Legislation that could protect LGBT Americans from discrimination in the workplace has been introduced in both the U.S. House and Senate today.
The Employment Non-Discrimination Act (ENDA) would prohibit public and private employers, employment agencies, and labor unions from using sexual orientation or gender identity as a basis for employment decisions such as hiring, firing, promotion, or compensation. Although race, color, national origin, and religion are currently protected classes from employment discrimination, there is no federal law that protects LGBT individuals.
It remains legal in 29 states to discriminate based on sexual orientation and in 34 states to do so based on gender identity or expression.
The law would provide a much needed shield to the LGBT community who are at risk of experiencing routine discrimination and hostility in the workplace. A 2011 study published in The American Journal of Sociology found that openly gay individuals are 40% less likely to be granted an interview compared to their heterosexual counterparts. The findings were particularly strong in the south and midwestern parts of the country and with employers seeking stereotypically masculine traits.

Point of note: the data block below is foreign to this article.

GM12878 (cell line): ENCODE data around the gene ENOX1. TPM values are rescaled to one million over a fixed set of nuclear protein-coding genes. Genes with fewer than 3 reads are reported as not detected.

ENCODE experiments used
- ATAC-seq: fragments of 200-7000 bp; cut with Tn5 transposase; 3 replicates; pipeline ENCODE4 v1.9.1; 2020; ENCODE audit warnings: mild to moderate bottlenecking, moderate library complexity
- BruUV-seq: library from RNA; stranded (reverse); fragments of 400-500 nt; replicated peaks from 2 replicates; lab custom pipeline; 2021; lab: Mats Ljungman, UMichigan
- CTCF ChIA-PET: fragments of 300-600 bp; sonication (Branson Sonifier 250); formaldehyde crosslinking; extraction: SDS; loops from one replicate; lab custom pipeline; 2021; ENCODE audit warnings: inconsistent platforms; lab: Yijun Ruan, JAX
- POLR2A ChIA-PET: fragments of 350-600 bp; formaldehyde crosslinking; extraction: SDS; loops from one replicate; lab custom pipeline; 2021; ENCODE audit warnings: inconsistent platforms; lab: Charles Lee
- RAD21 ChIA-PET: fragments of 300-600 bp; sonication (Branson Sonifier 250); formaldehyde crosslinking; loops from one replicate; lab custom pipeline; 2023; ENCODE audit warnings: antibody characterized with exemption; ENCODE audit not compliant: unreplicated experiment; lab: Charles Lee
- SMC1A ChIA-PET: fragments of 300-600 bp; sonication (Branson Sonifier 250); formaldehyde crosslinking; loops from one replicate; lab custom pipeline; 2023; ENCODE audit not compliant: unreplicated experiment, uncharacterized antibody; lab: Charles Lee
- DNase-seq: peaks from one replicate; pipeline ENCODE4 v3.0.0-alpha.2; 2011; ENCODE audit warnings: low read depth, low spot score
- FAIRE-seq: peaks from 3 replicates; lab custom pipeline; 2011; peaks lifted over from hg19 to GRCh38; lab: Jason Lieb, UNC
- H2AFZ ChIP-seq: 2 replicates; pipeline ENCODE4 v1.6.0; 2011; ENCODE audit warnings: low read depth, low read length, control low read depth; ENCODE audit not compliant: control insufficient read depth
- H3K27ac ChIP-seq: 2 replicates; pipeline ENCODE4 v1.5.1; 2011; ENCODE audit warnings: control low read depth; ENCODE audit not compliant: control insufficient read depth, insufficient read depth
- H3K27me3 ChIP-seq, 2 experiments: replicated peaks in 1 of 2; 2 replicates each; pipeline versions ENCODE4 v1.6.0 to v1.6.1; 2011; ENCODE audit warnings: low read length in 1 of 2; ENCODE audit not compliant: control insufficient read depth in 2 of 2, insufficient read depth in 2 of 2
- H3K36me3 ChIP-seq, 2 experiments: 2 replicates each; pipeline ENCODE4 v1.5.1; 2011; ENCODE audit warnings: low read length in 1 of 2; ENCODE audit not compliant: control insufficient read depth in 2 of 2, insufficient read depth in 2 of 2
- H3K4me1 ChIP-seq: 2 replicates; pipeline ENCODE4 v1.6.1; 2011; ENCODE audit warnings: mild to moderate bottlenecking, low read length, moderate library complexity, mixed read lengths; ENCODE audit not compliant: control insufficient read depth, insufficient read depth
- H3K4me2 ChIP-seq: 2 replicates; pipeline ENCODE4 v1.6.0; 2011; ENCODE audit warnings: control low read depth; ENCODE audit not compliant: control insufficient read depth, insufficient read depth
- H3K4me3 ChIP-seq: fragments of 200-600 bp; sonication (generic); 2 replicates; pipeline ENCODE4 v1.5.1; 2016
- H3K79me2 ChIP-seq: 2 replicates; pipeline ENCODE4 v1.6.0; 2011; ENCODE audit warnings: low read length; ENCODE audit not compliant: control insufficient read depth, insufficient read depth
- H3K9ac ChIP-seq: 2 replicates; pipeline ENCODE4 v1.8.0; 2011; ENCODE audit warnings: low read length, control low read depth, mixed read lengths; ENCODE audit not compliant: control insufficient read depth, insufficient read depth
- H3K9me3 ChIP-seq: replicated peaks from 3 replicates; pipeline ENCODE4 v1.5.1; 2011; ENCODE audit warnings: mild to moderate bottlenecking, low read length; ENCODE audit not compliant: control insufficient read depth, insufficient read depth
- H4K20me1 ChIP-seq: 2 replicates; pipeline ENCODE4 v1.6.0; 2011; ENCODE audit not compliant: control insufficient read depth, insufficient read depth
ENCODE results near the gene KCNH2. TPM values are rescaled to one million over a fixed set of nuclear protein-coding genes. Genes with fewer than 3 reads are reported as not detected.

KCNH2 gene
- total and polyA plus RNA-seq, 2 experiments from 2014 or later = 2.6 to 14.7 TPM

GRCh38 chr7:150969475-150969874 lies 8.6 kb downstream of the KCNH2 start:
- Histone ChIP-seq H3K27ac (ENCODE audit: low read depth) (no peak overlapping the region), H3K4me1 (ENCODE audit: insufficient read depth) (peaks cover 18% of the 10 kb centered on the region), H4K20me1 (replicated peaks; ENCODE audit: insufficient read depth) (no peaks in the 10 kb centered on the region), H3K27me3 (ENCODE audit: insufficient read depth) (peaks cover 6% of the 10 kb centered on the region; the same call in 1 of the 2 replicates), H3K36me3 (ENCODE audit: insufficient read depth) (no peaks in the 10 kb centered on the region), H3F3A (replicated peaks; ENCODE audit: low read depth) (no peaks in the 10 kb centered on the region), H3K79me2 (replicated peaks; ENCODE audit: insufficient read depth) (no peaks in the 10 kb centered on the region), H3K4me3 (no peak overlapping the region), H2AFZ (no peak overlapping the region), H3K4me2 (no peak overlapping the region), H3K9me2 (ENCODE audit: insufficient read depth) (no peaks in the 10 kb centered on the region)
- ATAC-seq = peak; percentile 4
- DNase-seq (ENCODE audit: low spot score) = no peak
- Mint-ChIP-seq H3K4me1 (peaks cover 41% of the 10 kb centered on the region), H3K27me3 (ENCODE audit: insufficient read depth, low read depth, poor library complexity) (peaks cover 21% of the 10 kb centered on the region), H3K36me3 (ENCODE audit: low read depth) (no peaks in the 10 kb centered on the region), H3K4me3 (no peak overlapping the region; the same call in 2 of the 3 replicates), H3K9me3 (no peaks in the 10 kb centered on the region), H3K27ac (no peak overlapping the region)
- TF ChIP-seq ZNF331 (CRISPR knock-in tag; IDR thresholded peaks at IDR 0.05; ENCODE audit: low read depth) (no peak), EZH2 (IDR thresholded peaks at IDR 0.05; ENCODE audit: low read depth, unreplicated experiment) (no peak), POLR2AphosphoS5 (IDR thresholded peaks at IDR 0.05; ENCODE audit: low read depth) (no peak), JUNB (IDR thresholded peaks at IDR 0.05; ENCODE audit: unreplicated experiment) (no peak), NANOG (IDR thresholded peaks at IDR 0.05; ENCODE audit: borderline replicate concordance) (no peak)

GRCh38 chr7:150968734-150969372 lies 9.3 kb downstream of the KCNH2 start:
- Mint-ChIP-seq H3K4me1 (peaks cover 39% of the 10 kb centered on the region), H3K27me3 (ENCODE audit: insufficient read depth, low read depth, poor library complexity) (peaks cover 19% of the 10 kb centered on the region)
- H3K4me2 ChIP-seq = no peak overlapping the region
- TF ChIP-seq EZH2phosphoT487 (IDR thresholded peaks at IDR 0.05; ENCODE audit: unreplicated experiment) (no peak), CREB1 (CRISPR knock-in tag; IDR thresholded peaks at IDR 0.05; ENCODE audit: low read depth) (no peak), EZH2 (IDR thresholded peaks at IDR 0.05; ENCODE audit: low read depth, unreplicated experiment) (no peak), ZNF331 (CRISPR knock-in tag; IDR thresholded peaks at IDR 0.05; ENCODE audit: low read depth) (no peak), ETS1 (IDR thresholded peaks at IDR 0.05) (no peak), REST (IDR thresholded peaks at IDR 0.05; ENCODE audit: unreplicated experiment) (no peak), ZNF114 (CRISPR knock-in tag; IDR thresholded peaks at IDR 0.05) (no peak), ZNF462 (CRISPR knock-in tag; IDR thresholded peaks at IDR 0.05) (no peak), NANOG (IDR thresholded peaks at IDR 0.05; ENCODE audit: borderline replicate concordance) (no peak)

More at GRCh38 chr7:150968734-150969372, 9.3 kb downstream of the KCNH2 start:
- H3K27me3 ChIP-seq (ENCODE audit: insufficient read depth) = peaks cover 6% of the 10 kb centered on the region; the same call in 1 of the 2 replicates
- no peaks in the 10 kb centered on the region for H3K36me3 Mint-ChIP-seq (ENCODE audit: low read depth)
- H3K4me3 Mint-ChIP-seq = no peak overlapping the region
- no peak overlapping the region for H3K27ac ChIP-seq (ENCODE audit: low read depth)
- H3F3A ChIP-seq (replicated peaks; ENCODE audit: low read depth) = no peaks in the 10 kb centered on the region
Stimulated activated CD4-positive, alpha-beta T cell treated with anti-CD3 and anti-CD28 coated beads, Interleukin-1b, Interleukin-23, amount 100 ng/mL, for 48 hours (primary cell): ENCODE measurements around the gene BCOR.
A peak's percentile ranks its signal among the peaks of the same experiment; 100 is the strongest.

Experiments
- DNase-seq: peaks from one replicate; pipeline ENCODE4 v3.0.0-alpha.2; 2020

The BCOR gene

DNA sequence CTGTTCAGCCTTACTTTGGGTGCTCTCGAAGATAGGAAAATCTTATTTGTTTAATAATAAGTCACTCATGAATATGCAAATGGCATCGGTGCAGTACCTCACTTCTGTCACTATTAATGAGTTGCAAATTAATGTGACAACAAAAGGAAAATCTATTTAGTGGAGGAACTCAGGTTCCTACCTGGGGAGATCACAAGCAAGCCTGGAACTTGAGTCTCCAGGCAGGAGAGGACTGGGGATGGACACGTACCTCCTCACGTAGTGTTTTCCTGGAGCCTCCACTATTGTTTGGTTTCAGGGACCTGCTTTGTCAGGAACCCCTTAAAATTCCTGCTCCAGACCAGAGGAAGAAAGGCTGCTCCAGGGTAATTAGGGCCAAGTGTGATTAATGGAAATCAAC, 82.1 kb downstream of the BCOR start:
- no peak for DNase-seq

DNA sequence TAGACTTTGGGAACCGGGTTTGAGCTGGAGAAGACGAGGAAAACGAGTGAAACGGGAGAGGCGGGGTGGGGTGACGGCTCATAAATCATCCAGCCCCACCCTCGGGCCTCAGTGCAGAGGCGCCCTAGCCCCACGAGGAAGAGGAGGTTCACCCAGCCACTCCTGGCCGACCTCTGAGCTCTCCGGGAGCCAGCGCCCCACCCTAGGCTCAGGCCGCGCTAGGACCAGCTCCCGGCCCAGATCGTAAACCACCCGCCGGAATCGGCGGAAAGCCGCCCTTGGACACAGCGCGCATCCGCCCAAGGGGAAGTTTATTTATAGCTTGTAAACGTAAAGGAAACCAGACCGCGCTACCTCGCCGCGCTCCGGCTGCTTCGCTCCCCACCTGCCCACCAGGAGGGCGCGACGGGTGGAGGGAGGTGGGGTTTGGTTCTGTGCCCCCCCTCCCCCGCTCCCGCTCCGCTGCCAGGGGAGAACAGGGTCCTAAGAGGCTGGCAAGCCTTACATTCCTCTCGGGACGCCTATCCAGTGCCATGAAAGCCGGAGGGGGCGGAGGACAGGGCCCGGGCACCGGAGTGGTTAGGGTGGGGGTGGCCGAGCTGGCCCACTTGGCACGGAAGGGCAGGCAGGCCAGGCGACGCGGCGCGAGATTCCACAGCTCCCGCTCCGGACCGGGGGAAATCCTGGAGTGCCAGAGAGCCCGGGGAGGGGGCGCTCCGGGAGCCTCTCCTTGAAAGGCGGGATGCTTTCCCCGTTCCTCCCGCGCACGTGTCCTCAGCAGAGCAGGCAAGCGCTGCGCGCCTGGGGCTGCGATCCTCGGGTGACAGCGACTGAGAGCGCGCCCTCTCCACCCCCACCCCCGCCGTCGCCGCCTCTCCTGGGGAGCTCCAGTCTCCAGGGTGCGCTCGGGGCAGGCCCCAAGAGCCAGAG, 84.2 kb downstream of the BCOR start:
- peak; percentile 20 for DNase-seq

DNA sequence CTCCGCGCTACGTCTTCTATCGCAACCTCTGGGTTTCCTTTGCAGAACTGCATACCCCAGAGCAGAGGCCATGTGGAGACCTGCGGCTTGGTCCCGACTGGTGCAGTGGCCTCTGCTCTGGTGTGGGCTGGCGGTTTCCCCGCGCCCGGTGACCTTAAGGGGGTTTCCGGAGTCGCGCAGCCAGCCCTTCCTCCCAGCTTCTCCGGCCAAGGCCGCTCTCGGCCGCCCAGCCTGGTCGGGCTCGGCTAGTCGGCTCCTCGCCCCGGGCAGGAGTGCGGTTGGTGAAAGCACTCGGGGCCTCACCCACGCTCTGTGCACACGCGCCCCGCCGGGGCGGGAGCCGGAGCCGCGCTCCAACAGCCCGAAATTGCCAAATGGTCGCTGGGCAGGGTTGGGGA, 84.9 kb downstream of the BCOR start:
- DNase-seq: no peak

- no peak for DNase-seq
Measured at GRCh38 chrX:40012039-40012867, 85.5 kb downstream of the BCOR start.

A 2013 study to be published in the scientific journal Psychology, Public Policy, and Law, found that gay and lesbian job applicants receive much more helpful and less hostile responses from employers in cities that provided legal protection. Therefore, it seems that more legal protection means less discrimination and vice versa.
Currently, 40 senators and 171 representatives are sponsoring the Employment Non-Discrimination Act, with more expected to sign on. However, it remains unclear whether or not the bill will become National law. ENDA has been introduced in Congress every year since 1994, but to no avail.
429Magazine contacted the office of Representative Eric Johnson of the Texas House of Representatives whose state version of the bill is currently up for vote. Chief of Staff Juan Ayala told 429Magazine, “US Senate Democrats might pass the Employment Non-Discrimination Act, but the problem is House Republicans who have the ability to prevent passage by keeping the bill from getting a vote in the House of Representatives.”
Ayala said Rep. Johnson supports federal protection for LGBT individuals because discrimination in the workplace is fundamentally wrong and all human beings should have the right to work. “You shouldn’t have to live in the shadows of unemployment or fear losing your job because of who you are in the workplace,” he added.